Researchers take time to monitor rip currents - | WBTV Charlotte

Researchers take time to monitor rip currents

Scientists are discovering the paths often go in a circular motion, meaning an object caught in a current would eventually be carried back to shore. Scientists are discovering the paths often go in a circular motion, meaning an object caught in a current would eventually be carried back to shore.
CAROLINA BEACH, NC (WECT) -

Scientists are taking more extensive measures to research rip currents.

Researchers who are part of the Sea Grant program housed at UNCW will be deploying Sea Drifters to collect data monitoring the velocity and path of a rip current.

They are currently building the Sea Drifters to deploy July 23.

According to researcher Spencer Rogers, rip currents are a serious beach hazard.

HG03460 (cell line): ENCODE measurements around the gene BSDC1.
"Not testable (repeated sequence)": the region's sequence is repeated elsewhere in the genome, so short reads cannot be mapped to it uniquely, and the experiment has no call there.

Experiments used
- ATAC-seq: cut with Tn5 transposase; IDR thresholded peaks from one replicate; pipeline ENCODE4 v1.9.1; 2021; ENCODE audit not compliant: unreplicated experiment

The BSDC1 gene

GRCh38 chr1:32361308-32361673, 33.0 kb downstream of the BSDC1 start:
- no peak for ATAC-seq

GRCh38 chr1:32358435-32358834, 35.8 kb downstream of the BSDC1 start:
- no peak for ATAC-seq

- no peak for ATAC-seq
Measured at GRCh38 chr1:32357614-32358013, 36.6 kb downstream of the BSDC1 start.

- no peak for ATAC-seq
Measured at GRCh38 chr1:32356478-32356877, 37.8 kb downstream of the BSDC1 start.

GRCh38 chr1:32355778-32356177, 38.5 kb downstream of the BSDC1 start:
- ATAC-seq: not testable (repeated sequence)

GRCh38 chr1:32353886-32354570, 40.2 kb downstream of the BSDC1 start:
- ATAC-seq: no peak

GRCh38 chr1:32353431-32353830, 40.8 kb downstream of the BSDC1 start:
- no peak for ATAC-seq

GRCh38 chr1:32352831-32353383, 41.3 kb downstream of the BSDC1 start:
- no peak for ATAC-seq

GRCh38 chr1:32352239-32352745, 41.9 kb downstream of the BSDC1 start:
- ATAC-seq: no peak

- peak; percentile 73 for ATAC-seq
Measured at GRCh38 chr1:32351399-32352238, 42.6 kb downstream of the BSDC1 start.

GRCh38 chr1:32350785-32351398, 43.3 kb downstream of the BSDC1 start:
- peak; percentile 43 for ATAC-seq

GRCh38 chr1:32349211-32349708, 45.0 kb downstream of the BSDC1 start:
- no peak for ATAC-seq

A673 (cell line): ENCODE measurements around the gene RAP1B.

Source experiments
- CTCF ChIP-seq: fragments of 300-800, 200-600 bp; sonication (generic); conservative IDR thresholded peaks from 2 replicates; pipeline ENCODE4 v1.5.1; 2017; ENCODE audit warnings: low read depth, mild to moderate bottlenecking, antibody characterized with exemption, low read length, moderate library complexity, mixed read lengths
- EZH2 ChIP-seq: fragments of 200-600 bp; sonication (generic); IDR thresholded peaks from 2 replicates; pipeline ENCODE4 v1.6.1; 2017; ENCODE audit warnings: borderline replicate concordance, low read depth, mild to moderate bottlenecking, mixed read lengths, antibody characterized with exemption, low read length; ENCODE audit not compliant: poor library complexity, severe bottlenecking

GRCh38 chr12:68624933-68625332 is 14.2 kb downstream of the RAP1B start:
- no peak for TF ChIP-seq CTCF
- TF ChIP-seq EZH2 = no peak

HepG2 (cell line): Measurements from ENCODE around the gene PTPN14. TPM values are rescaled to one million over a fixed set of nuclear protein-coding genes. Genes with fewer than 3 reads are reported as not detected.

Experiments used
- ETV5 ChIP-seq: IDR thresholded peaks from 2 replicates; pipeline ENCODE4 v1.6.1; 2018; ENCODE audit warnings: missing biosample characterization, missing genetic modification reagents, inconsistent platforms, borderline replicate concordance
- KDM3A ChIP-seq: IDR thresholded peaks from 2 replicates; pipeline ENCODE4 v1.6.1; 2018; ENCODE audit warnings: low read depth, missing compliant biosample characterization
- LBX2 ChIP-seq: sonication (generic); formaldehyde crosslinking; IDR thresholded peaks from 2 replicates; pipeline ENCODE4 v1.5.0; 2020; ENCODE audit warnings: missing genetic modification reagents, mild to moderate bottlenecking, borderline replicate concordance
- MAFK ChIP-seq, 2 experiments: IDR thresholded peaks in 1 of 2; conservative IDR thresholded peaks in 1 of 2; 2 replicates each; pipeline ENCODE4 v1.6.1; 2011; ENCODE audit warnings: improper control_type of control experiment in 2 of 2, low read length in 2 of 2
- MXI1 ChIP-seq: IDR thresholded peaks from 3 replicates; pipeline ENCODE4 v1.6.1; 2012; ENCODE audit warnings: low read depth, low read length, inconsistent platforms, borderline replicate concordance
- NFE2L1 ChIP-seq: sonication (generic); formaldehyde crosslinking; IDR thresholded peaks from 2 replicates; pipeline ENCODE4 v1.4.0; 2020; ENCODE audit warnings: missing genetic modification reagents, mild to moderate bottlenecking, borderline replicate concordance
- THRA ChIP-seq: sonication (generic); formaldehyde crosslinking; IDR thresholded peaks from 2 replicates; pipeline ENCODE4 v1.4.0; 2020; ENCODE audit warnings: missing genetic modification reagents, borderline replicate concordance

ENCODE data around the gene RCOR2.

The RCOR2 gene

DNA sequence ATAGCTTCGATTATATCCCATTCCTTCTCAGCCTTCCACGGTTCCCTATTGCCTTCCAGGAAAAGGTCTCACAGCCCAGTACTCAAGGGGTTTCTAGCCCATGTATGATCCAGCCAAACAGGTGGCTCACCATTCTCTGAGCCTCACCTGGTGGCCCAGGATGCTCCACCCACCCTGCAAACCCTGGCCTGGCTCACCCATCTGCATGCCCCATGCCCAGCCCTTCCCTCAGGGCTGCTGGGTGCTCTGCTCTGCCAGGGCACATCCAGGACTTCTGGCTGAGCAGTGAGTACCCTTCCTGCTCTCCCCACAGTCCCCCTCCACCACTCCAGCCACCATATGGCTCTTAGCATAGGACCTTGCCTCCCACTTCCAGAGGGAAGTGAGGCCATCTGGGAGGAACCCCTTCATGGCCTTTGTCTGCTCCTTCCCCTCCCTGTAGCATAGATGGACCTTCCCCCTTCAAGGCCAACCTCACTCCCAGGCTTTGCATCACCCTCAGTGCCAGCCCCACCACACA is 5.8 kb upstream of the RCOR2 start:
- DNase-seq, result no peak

The process of researching these currents has changed in the past 10 years, and scientists are noticing trends that should be included in warnings to the public.

Sea Drifters are built with a GPS device that tracks their path.

Scientists are discovering the paths often go in a circular motion, meaning an object caught in a current would eventually be carried back to shore.

There are exceptions to the trend, which are the major cause of concern for lifeguards and swimmers.

The data collected from the drifters will allow scientists to learn more about the rip currents.

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